Ammo For Sale

« « That’s unpossible | Home | Scooter » »

ATF and the law

The ATF has a history of disregarding the law when it suits them. And here are a couple of cases to illustrate that. The first is the ATF’s position that a pistol with a forward grip is an Any Other Weapon. As a result of their contention is that such a configuration requires said weapon to be subject to NFA registration and a $200 tax.

In the case of US v. Davis, the court ruled that a pistol with a vertical fore grip is not an Any Other Weapon because it’s still a pistol:

25. Title 26, United States Code Section 5845(e) defines “any other weapon” as:

… any weapon or device capable of being concealed from which
a shot can be discharged through the energy of an explosion
… Such term shall not include a pistol or revolver having a
rifled bore, or rifled bores, or weapons designed, made or
intended to be fired from the shoulder and not capable of
firing fixed ammunition.

26. A “pistol” is defined in Section 5845 as

A weapon originally designed, made and intended to fire a
projectile (bullet) from one or more barrels when held in one
hand, and having (a) a chamber(s) as an integral part(s) of or
permanently aligned with, the bore(s); and (b) a short stock
designed to be gripped by one hand and at an angle to and
extending below the line of the bore(s). 27 CFR 178.11
(emphasis added).

27. Even after being modified with grips, the pistols are still “pistols” as defined above and not “any other weapon” as defined by 26 U.S.C. section 5845(e).

Despite this ruling, the ATF’s official position is still that a pistol with a forward grip is an Any Other Weapon and they will arrest and prosecute you to the tune of ten years in jail and a $250K fine.

Another of their policies that has been smacked down is their contention that once a machine gun, always a machine gun. That is to say, a firearm receiver that was once a machine gun will always be a machine gun no matter if said receiver has been modified and rendered incapable of fully automatic fire. This position by the ATF has been slapped down in the case of F.J. VOLLMER COMPANY, INC., v. JOHN W. MAGAW, DIRECTOR, BUREAU OF ALCOHOL, TOBACCO & FIREARMS, U.S. DEPARTMENT OF THE TREASURY. In this case, it was ruled that:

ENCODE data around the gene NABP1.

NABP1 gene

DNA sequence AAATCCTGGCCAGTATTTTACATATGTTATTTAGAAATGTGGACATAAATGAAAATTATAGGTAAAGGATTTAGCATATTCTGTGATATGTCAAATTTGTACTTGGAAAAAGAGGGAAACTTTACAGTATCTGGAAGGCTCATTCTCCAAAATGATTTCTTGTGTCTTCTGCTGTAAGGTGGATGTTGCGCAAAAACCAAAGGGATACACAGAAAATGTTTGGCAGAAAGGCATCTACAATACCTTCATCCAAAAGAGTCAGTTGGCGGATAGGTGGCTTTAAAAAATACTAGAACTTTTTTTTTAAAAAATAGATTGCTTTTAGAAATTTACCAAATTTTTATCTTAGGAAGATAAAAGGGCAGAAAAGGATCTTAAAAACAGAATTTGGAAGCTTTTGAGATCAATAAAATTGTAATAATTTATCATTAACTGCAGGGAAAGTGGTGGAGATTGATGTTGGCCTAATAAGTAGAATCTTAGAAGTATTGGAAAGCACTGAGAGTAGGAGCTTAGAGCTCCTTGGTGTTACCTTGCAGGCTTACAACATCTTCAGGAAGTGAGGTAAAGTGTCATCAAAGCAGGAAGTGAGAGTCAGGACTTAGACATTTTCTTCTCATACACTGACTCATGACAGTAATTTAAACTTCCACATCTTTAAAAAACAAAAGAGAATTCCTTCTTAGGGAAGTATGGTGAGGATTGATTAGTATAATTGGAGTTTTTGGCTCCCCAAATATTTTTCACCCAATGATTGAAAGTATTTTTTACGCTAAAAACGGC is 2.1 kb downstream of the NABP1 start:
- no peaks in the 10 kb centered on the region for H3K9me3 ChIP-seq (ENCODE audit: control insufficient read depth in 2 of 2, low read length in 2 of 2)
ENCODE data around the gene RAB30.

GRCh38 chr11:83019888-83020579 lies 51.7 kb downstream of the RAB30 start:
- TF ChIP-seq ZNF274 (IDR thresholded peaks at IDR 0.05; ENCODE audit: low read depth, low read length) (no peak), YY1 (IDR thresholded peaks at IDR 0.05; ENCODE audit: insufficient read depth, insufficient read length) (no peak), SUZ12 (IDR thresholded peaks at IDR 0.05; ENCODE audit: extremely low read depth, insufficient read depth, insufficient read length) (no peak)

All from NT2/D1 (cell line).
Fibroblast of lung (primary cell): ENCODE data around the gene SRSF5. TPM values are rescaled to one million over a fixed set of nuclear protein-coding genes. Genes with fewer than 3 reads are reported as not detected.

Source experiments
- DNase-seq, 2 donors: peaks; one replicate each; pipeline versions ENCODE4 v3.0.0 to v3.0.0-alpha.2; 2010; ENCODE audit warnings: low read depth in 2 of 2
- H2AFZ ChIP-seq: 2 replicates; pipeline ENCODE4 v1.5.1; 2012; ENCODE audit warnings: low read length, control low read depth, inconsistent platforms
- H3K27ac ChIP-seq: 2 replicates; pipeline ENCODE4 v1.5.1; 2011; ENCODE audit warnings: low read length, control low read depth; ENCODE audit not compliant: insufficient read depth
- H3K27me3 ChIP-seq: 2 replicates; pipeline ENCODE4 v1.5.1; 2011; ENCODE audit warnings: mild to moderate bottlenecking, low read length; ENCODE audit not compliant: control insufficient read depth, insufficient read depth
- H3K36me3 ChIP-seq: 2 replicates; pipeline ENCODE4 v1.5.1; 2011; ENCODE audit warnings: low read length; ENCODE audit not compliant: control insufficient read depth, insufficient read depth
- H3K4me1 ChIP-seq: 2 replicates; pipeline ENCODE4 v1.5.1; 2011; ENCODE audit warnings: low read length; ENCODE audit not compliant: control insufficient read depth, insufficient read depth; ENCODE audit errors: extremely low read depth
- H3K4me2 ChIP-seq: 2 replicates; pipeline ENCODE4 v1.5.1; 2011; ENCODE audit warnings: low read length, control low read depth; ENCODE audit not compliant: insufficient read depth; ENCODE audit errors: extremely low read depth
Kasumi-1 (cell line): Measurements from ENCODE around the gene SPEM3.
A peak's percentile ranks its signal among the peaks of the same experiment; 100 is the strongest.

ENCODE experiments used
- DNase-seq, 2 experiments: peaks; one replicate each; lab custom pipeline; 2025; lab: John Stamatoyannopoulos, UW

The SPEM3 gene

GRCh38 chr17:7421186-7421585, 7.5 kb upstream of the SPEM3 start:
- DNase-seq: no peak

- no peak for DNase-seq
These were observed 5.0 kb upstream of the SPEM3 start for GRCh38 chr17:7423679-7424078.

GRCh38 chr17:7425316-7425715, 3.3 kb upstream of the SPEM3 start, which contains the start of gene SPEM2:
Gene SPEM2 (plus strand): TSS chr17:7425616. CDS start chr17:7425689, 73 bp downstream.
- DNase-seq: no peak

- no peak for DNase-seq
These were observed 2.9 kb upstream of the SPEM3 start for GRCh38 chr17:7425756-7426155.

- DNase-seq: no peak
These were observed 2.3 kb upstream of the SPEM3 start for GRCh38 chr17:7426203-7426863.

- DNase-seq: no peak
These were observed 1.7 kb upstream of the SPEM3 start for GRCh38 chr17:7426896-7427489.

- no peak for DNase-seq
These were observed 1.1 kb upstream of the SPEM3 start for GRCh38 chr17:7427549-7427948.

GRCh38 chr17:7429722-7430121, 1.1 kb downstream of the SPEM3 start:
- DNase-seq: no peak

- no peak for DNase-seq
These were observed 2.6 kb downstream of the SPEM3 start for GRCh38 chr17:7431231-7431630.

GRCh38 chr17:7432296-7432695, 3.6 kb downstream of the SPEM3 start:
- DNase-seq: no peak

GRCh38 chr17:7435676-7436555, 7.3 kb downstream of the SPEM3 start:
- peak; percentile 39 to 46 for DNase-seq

This case presents a recurring question under the Equal Access to Justice Act: In evaluating a claim for fees under the Act, what standard of reasonableness should a court use to determine whether an agency’s action was “substantially justified”? In the case before us, this court previously overturned a decision by the Bureau of Alcohol, Tobacco and Firearms, holding the Bureau’s action was inconsistent with the governing statute and would have produced an “incredible” result. The district court nonetheless found the agency’s decision to have been substantially justified and thus denied petitioner reimbursement for fees and expenses. Reviewing the district court’s ruling under the deferential abuse-of-discretion standard, we conclude that the agency’s position was not substantially justified because it was wholly unsupported by the text, legislative history, and underlying policy of the governing statute.

There is also another case (US vs. Dwight Edward Forrester in Florida) that ruled something similar but I am unable to find a link to the text of the case. There is discussion of the case here. Despite these rulings, the ATF will still prosecute based on its position. It does beg the question though: how do you stop this? Even if we win, they continue business as usual and act like there was no ruling.

The ATF has not had a good couple of years, btw. Some recent exploits:

A circuit court smacks them down for their ruling on model rockets;

An agent testified under oath that the NFRTR (the NFA weapons database) was corrupt;

Having budget issues due to mismanagement;

Being investigated for breaking he law at Virginia gun shows.

And they’ve had funds cut for some of their rather, err, dubious programs.

The ATF Director has resigned over excessive and lavish spending.

The now former head of the ATF ordered staff to do his nephew’s homework.

And employees are coming forward with allegations of mismanagement.

Update: emdfl points out in comments that: